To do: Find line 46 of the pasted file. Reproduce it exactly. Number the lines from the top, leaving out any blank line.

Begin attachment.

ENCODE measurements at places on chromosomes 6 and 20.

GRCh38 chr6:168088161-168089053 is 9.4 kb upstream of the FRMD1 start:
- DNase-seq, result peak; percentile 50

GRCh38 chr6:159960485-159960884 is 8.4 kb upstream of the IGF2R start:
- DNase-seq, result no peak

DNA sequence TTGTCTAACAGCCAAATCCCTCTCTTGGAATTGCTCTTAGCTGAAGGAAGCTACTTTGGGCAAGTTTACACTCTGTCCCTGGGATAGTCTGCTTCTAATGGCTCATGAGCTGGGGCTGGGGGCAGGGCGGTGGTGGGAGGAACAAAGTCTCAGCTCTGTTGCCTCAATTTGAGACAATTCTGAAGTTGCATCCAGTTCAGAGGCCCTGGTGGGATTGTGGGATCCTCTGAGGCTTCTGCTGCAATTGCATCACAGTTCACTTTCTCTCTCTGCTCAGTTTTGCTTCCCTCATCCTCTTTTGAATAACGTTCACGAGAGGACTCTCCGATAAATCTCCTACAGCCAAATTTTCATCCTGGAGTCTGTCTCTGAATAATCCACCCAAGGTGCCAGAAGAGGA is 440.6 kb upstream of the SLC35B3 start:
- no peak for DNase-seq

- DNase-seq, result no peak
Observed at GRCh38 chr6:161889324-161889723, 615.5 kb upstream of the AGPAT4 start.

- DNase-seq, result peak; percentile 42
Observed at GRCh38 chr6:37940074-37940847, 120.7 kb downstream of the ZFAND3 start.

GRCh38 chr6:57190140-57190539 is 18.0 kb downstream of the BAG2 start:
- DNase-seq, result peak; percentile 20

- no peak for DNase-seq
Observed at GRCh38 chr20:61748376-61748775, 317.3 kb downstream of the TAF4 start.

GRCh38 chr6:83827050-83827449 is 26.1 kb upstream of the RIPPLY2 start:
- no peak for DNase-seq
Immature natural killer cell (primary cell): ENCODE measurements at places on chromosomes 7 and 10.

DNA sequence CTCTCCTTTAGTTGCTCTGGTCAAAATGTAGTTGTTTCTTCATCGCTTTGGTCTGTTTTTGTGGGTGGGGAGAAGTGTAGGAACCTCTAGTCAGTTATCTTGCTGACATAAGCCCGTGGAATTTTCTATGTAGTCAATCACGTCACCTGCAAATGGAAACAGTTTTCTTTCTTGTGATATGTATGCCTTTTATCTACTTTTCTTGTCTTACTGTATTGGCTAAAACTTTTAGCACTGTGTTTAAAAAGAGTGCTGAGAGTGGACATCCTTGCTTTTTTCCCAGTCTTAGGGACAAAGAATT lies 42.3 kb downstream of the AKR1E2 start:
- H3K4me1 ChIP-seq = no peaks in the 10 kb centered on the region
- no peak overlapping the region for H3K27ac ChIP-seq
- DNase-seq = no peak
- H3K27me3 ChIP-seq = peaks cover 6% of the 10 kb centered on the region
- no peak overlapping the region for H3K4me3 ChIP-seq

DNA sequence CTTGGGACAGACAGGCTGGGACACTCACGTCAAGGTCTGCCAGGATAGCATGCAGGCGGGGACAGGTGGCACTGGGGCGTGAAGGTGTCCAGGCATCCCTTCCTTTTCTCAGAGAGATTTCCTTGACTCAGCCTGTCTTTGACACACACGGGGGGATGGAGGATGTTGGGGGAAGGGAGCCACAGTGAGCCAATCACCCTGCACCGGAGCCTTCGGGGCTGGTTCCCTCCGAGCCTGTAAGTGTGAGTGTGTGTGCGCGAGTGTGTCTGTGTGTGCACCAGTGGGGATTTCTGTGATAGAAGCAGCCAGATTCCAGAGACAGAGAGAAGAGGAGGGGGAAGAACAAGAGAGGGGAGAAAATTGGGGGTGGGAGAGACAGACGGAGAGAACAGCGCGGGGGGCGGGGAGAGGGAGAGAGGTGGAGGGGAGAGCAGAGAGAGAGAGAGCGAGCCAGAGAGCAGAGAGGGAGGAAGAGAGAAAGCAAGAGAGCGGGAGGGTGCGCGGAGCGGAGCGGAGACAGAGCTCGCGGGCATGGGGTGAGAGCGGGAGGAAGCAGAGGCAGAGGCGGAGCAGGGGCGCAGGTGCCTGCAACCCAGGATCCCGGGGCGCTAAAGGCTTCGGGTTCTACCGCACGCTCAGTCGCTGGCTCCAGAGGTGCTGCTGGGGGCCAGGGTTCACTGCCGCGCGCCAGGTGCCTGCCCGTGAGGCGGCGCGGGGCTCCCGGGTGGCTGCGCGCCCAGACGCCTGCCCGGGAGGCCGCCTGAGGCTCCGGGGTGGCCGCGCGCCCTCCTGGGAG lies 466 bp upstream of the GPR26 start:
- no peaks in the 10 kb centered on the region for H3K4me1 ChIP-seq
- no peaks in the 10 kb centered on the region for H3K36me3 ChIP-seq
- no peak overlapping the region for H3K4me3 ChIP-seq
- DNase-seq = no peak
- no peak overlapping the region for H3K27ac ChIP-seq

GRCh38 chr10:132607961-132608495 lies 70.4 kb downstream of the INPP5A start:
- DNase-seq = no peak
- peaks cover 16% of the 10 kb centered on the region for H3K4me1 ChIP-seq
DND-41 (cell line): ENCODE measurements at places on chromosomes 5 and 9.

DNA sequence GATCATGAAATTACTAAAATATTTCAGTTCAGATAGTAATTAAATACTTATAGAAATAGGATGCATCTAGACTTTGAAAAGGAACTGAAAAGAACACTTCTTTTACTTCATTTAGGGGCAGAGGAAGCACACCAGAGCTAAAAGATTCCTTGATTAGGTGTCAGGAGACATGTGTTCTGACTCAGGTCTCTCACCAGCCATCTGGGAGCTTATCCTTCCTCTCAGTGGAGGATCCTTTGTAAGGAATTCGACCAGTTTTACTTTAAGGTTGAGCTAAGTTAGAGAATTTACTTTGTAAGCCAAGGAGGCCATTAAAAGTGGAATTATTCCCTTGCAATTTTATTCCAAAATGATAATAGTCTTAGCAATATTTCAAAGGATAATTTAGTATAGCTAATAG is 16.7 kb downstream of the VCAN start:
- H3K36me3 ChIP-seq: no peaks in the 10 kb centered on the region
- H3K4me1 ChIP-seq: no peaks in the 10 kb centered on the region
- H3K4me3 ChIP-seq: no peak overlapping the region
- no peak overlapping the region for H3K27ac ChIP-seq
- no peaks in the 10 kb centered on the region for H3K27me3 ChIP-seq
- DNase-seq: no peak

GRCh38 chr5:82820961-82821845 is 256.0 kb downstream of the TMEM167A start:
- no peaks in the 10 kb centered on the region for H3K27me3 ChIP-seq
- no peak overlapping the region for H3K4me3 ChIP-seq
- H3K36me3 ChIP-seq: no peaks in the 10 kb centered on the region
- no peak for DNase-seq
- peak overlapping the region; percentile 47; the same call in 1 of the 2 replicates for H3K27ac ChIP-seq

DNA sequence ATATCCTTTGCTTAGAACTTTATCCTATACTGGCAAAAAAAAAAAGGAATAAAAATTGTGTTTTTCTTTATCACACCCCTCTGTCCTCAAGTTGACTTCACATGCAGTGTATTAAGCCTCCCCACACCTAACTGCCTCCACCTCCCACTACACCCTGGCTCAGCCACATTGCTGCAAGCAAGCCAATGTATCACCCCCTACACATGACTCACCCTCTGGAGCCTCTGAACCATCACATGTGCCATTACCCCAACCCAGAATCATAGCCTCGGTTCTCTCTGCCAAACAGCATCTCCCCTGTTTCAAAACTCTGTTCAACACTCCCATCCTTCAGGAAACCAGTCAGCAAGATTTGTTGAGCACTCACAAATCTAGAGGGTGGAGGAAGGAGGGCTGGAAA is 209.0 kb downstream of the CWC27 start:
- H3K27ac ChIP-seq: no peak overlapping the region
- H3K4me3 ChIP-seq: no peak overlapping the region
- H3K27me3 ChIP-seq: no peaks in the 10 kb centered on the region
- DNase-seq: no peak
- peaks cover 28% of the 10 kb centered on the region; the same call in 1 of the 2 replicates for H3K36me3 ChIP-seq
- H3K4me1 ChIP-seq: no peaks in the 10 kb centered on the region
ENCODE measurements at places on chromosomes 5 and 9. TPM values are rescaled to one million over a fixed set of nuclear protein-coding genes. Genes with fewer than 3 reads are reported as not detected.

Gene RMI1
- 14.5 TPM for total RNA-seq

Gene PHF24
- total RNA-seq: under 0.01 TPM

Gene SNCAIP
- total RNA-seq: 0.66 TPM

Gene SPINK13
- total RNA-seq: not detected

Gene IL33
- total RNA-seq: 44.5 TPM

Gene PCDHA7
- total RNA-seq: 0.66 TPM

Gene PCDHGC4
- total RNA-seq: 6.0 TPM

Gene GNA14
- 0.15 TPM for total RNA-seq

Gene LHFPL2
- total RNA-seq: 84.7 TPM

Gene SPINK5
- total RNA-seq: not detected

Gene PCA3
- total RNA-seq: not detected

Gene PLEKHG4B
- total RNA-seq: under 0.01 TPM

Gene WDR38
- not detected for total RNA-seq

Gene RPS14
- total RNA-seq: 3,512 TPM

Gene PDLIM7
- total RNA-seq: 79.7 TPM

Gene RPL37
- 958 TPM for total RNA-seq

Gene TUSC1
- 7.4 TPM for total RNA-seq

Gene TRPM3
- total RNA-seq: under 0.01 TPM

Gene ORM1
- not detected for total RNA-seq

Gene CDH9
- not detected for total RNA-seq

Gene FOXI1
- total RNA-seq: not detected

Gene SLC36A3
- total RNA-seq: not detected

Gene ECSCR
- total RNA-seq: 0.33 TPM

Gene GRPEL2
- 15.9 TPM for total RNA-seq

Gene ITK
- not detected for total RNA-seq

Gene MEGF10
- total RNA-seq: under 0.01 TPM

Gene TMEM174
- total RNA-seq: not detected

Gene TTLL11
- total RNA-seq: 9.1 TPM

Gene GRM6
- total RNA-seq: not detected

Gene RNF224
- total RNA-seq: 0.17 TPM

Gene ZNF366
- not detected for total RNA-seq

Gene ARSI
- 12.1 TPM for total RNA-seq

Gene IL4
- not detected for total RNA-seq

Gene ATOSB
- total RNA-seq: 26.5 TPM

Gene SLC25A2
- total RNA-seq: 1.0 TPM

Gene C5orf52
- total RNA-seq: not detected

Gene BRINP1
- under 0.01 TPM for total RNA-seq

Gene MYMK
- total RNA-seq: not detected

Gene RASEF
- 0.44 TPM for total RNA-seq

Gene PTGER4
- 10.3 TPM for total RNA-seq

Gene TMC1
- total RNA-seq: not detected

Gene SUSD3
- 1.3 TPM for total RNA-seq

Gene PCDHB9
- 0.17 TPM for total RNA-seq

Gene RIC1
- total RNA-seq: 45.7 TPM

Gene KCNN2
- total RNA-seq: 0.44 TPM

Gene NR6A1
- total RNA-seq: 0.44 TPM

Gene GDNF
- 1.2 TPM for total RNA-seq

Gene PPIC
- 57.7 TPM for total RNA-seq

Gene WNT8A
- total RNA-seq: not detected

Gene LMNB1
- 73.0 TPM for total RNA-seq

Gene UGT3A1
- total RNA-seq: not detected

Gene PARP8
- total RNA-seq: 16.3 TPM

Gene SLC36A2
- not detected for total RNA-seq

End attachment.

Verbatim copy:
- no peak for DNase-seq